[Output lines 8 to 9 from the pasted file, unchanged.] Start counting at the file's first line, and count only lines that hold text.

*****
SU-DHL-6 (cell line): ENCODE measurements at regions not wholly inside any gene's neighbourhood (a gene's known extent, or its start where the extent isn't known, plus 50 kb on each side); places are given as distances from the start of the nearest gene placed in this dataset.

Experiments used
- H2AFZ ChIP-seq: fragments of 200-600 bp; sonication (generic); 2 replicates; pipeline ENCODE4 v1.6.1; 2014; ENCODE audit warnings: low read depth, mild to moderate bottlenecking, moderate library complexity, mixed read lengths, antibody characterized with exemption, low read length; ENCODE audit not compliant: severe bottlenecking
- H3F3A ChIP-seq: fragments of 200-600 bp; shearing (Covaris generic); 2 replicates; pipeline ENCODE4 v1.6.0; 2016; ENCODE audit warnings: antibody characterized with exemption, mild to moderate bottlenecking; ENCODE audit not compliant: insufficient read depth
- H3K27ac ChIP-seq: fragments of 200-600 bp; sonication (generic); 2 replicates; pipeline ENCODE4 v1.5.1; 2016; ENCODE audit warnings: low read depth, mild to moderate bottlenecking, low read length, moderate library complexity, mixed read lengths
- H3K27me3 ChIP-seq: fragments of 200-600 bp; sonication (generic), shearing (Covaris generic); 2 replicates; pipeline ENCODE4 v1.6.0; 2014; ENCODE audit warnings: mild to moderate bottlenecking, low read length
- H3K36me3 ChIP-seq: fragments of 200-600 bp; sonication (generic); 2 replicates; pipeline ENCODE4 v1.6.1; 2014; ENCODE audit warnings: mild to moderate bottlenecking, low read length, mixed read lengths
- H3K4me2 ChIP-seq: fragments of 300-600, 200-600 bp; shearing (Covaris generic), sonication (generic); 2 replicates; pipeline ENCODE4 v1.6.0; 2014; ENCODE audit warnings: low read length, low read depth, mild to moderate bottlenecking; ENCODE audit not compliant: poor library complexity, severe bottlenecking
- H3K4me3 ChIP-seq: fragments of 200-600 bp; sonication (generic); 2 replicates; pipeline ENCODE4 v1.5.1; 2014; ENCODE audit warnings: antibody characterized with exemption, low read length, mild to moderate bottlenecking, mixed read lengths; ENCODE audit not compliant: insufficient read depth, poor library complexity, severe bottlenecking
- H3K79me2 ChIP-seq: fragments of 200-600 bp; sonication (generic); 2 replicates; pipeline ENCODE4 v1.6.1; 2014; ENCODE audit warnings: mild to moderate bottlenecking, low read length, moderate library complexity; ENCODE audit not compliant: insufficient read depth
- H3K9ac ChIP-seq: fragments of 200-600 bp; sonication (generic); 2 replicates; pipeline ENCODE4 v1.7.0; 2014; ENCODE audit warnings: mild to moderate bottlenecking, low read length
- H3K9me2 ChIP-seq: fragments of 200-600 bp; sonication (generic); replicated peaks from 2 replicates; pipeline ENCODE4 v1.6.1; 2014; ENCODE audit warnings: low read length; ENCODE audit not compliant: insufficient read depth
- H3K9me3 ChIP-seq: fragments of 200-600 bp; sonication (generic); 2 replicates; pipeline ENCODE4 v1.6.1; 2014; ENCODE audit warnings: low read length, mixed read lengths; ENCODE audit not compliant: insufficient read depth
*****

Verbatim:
- H3K4me2 ChIP-seq: fragments of 300-600, 200-600 bp; shearing (Covaris generic), sonication (generic); 2 replicates; pipeline ENCODE4 v1.6.0; 2014; ENCODE audit warnings: low read length, low read depth, mild to moderate bottlenecking; ENCODE audit not compliant: poor library complexity, severe bottlenecking
- H3K4me3 ChIP-seq: fragments of 200-600 bp; sonication (generic); 2 replicates; pipeline ENCODE4 v1.5.1; 2014; ENCODE audit warnings: antibody characterized with exemption, low read length, mild to moderate bottlenecking, mixed read lengths; ENCODE audit not compliant: insufficient read depth, poor library complexity, severe bottlenecking